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The following texts were written by Rebecca Rabinow for the Metropolitan Museum's presentation of The Steins Collect.
Henri Matisse and Pablo Picasso are household names today, but that was not always the case. In the mid-1930s the author Gertrude Stein explained the situation when she first arrived in Paris: "It is very difficult now that everybody is accustomed to everything to give some idea of the uneasiness once felt when one first looked at all these pictures on the walls." This exhibition focuses on avant-garde painting that an American family living in Paris championed during the early years of the twentieth century.
The siblings Gertrude, Leo, and Michael Stein, together with Michael's wife, Sarah, were highly educated, fluent in several languages, intellectually curious, and eager to embrace new ideas. While their income was derived from investments and rental properties in San Francisco, they were not extremely wealthy. After settling in Paris, they collected hundreds of inexpensive pictures by a group of relatively unknown artists whom they befriended. The Steins opened their apartments on Saturday evenings to anyone with a reference in hand. Scores of international artists, collectors, and dealers passed through their doors to see and discuss the latest artistic developments. Ultimately, the Steins' enthusiasm for avant-garde art—especially the work of Matisse and Picasso—had an indelible impact on its development for decades to come.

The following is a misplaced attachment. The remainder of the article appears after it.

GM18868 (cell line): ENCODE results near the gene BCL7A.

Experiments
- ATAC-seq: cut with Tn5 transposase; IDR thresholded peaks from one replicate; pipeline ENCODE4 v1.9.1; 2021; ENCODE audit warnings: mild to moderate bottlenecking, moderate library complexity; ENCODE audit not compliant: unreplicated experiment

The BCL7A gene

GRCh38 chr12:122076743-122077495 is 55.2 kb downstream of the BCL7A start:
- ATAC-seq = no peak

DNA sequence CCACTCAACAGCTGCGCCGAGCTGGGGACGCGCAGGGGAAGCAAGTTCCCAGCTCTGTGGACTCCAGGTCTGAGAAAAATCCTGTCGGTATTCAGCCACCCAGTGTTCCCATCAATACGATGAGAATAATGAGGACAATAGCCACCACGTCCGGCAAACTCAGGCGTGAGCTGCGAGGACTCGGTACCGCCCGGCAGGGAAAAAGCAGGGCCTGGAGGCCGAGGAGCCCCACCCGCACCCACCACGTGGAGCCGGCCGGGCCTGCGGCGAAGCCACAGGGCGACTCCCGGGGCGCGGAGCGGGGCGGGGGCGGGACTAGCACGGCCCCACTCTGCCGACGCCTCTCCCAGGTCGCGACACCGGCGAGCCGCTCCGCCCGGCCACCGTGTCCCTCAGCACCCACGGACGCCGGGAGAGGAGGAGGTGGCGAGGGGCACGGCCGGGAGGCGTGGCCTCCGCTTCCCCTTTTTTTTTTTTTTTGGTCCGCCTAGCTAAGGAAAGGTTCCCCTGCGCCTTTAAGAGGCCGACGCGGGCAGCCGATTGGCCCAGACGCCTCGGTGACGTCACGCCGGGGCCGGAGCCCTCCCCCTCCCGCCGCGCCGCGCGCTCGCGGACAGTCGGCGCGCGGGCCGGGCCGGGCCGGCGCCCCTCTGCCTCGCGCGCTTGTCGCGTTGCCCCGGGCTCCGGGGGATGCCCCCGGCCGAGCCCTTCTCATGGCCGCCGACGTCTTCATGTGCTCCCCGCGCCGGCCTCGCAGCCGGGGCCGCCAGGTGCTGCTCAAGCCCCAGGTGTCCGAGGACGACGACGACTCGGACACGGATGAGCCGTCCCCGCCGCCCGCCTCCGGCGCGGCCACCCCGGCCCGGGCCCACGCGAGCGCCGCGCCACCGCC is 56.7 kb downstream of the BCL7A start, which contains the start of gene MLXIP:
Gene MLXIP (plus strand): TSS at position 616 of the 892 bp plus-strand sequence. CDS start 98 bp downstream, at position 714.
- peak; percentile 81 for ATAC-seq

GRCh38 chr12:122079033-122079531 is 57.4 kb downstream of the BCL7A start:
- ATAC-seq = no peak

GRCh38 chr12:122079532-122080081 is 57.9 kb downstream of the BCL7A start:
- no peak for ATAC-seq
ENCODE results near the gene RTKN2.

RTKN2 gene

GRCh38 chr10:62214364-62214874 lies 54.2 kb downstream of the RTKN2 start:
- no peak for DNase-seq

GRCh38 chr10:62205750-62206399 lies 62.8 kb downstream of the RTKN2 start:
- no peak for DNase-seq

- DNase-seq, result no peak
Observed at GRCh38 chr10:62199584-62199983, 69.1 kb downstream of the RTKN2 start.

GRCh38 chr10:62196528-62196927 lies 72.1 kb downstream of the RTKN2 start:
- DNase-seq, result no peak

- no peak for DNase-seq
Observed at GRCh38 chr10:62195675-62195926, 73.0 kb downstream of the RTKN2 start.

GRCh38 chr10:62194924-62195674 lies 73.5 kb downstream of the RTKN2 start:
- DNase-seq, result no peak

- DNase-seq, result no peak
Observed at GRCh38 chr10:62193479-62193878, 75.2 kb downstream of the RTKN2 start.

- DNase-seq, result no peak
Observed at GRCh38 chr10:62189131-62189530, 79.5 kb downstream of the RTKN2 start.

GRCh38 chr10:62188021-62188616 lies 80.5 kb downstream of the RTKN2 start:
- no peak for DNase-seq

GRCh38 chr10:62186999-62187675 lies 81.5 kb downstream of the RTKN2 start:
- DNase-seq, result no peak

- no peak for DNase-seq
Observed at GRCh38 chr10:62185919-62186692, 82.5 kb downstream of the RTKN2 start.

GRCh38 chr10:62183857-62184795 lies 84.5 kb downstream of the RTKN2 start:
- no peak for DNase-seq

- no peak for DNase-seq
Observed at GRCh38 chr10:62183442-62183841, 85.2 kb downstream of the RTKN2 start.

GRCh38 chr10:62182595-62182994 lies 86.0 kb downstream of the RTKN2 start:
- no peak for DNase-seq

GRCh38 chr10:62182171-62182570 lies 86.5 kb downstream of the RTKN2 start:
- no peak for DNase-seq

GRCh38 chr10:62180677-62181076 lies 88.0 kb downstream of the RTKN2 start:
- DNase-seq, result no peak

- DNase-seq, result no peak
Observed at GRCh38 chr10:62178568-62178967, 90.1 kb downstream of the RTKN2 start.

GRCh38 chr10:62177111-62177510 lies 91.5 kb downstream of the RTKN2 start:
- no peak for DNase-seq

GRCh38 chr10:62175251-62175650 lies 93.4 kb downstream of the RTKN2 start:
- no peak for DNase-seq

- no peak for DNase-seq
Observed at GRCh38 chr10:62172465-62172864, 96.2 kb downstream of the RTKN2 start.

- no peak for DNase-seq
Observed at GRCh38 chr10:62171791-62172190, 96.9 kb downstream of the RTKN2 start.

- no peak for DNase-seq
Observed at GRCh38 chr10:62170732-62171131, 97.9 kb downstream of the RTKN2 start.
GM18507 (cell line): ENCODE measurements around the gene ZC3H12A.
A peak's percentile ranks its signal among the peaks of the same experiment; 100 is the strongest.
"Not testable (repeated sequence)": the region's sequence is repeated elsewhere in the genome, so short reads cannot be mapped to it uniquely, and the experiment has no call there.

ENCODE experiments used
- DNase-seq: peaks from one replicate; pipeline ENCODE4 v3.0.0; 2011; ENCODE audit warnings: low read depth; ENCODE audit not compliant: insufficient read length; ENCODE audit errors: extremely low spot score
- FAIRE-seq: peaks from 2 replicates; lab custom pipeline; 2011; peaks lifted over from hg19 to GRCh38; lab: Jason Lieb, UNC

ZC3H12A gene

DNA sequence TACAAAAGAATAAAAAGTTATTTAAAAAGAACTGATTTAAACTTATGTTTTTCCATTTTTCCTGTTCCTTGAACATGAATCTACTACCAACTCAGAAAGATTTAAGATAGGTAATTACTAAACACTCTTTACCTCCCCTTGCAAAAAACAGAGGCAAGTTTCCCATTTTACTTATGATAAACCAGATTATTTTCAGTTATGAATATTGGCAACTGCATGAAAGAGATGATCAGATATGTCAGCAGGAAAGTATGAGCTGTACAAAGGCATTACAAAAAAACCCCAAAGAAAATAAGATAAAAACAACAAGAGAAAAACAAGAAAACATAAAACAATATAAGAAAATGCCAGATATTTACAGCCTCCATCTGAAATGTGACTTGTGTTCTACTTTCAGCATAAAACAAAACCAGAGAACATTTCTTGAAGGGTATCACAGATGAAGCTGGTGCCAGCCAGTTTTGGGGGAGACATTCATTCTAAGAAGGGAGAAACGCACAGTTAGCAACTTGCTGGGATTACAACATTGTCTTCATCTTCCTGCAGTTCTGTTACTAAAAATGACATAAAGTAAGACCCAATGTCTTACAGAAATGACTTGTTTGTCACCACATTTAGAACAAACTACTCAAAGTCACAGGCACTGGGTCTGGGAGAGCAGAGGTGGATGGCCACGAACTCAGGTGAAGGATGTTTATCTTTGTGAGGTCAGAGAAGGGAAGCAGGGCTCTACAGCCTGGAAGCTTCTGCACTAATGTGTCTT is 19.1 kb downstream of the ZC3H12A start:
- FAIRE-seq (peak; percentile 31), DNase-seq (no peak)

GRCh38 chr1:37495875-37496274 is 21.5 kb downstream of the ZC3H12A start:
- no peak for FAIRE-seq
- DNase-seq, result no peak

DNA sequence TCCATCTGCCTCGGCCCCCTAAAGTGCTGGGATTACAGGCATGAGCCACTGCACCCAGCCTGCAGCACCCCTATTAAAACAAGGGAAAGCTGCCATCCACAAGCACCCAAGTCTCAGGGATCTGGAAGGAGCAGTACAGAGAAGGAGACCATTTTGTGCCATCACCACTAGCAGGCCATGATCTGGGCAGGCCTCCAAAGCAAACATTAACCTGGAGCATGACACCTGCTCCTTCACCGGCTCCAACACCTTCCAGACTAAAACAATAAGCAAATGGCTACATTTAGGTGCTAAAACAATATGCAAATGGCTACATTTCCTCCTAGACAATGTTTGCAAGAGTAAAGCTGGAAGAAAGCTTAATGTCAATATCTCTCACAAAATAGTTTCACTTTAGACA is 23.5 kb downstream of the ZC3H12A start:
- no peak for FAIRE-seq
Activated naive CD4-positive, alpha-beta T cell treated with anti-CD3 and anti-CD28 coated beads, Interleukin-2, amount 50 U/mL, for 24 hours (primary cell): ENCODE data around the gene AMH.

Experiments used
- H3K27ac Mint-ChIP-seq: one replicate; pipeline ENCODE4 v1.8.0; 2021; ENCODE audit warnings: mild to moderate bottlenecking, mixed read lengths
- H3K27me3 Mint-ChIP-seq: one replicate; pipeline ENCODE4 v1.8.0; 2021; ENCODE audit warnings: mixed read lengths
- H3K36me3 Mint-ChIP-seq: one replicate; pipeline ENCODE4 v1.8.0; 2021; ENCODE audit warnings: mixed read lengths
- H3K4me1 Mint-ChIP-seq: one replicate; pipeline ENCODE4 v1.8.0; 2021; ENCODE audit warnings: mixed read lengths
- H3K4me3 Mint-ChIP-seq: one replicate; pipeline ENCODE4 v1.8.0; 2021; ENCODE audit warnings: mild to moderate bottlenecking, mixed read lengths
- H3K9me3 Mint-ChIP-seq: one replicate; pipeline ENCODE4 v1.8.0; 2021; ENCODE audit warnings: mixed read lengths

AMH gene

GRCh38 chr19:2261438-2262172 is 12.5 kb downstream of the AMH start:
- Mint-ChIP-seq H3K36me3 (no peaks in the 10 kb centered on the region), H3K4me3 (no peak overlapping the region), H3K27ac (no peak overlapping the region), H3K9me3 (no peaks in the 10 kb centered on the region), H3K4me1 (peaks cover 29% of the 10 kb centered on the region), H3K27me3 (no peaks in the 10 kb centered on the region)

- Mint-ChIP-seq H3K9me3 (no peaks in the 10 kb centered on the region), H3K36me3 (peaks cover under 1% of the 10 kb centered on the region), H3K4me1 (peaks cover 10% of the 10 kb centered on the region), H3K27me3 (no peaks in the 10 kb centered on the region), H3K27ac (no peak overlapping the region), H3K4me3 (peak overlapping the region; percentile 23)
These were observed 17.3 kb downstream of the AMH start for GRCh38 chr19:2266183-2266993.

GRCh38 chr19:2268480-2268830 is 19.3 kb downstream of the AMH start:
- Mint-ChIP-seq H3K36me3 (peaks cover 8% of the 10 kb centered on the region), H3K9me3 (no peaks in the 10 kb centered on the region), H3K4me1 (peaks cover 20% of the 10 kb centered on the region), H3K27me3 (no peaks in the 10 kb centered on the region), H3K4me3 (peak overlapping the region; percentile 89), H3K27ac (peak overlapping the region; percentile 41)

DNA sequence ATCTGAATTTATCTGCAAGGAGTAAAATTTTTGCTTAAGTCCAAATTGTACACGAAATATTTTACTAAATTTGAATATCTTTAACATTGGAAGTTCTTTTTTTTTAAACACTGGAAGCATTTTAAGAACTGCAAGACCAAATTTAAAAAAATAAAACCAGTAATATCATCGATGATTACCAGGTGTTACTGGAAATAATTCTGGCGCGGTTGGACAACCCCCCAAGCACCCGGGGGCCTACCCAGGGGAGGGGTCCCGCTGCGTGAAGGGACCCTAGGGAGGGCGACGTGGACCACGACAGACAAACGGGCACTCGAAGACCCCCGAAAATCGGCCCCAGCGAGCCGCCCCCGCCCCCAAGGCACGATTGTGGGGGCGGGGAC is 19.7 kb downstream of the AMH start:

Gallery One: The Steins before 1900; Contemporary Art on View in Paris, ca. 1900–1904
Gallery Two: 27, Rue de Fleurus; Leo Stein's First Purchases in Paris
Gallery Three: Sarah and Michael Stein at 58, Rue Madame
Gallery Four: The Steins Friendships with Artists
Gallery Five: The Saturday Salons; Matisse's Bonheur de Vivre (The Joy of Life); La Coiffure
Gallery Six: Sarah and Michael
Gallery Seven: Gertrude and Alice at 27, Rue de Fleurus; Picasso's Carnet 10, 1907
Gallery Eight: Sarah and Michael after World War I; The Villa Stein-de Monzie
Gallery Nine: Four Saints in Three Acts; Gertrude and Alice